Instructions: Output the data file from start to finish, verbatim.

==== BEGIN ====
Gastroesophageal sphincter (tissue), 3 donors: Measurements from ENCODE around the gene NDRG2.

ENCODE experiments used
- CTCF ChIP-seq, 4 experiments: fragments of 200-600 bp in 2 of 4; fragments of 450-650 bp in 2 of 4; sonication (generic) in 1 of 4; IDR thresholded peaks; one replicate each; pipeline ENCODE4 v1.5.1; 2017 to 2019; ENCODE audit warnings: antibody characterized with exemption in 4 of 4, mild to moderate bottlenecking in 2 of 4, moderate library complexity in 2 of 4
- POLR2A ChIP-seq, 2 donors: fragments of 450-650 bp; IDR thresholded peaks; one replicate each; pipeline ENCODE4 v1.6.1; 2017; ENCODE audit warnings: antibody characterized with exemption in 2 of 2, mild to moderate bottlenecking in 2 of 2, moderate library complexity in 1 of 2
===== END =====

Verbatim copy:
Gastroesophageal sphincter (tissue), 3 donors: Measurements from ENCODE around the gene NDRG2.

ENCODE experiments used
- CTCF ChIP-seq, 4 experiments: fragments of 200-600 bp in 2 of 4; fragments of 450-650 bp in 2 of 4; sonication (generic) in 1 of 4; IDR thresholded peaks; one replicate each; pipeline ENCODE4 v1.5.1; 2017 to 2019; ENCODE audit warnings: antibody characterized with exemption in 4 of 4, mild to moderate bottlenecking in 2 of 4, moderate library complexity in 2 of 4
- POLR2A ChIP-seq, 2 donors: fragments of 450-650 bp; IDR thresholded peaks; one replicate each; pipeline ENCODE4 v1.6.1; 2017; ENCODE audit warnings: antibody characterized with exemption in 2 of 2, mild to moderate bottlenecking in 2 of 2, moderate library complexity in 1 of 2